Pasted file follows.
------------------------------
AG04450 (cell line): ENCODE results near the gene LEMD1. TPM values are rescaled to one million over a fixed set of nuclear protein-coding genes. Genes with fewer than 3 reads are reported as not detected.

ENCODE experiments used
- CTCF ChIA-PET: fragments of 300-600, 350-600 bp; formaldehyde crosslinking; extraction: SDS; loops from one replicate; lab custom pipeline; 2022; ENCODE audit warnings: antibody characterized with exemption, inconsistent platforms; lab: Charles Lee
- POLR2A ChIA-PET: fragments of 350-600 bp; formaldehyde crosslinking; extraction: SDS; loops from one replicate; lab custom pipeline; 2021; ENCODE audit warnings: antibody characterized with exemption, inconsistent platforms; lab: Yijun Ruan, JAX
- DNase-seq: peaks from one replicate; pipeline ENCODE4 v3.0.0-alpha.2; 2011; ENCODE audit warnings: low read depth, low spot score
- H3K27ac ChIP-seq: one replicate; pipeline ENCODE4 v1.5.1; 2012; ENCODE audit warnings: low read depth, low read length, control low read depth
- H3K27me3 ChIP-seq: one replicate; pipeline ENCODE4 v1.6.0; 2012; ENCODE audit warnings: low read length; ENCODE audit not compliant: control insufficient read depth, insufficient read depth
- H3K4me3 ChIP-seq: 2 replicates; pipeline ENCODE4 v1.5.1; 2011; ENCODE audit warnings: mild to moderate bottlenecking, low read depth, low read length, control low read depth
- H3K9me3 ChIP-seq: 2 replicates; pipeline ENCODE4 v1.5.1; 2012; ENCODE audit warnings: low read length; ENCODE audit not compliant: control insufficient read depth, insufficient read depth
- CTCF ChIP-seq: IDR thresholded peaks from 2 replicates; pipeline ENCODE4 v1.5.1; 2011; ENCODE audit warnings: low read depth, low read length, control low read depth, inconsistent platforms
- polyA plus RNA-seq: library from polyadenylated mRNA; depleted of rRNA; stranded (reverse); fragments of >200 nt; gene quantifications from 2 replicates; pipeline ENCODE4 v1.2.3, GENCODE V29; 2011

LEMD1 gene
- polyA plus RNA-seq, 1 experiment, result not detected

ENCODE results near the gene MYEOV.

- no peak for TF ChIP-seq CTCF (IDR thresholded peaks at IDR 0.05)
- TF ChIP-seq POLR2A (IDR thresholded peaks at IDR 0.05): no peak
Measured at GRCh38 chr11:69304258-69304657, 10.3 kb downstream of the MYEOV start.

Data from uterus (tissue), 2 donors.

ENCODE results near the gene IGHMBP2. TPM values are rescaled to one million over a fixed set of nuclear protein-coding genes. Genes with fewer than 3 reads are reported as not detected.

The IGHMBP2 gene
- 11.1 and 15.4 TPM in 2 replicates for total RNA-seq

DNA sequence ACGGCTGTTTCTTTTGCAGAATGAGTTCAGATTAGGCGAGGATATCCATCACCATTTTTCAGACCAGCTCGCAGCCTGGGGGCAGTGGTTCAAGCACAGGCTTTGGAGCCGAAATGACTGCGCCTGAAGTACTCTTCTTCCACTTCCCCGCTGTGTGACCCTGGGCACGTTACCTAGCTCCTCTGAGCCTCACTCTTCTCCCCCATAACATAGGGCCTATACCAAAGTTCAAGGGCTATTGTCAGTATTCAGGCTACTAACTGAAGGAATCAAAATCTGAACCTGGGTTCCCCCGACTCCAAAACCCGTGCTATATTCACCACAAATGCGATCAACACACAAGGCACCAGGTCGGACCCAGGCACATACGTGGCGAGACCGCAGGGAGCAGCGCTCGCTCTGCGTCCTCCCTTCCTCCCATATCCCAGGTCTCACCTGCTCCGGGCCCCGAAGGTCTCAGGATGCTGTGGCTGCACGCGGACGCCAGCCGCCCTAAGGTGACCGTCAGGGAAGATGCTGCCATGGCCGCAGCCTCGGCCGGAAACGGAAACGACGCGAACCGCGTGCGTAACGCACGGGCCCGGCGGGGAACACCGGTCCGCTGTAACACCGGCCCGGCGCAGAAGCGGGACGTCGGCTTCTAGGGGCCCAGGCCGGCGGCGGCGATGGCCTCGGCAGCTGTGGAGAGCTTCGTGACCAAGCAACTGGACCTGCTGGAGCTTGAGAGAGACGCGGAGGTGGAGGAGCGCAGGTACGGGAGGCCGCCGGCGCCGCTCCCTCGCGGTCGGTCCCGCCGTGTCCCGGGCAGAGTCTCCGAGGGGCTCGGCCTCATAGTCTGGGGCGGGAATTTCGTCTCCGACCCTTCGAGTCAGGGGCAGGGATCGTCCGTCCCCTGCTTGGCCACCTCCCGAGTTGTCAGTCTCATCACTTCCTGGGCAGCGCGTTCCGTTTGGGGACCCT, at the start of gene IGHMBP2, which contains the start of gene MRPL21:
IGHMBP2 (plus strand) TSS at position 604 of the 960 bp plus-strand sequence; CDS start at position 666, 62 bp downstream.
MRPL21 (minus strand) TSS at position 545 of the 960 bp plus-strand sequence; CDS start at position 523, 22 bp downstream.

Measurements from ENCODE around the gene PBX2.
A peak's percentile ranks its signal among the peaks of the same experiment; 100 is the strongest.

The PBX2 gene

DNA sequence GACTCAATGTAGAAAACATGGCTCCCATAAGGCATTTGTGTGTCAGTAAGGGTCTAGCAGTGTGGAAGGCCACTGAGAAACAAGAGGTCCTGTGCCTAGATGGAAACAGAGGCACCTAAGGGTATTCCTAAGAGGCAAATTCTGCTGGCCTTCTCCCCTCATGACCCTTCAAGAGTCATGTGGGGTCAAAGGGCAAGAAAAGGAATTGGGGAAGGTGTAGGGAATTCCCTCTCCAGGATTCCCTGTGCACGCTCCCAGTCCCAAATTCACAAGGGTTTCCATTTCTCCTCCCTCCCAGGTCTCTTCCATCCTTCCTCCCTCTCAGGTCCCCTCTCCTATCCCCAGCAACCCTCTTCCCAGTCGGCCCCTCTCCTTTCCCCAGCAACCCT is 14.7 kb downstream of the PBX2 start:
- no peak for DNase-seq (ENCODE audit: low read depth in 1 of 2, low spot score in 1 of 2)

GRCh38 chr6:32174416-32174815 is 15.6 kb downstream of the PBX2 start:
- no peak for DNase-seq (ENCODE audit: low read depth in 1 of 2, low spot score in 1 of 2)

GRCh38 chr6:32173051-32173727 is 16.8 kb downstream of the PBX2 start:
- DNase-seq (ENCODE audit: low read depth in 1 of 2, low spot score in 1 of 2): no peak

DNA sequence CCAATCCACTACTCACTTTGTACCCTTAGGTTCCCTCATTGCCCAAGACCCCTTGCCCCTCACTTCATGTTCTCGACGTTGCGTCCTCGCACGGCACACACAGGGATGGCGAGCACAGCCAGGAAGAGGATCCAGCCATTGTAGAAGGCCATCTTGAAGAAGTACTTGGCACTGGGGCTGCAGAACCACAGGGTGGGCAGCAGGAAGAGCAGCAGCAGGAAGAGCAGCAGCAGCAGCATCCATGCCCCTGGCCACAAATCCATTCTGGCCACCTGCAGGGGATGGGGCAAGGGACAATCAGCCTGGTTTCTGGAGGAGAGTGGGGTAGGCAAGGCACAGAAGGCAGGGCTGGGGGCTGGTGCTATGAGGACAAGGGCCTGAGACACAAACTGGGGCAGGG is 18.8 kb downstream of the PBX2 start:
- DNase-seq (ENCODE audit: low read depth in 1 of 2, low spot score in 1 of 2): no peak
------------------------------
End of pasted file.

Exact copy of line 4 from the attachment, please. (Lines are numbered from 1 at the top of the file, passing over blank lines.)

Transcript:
- POLR2A ChIA-PET: fragments of 350-600 bp; formaldehyde crosslinking; extraction: SDS; loops from one replicate; lab custom pipeline; 2021; ENCODE audit warnings: antibody characterized with exemption, inconsistent platforms; lab: Yijun Ruan, JAX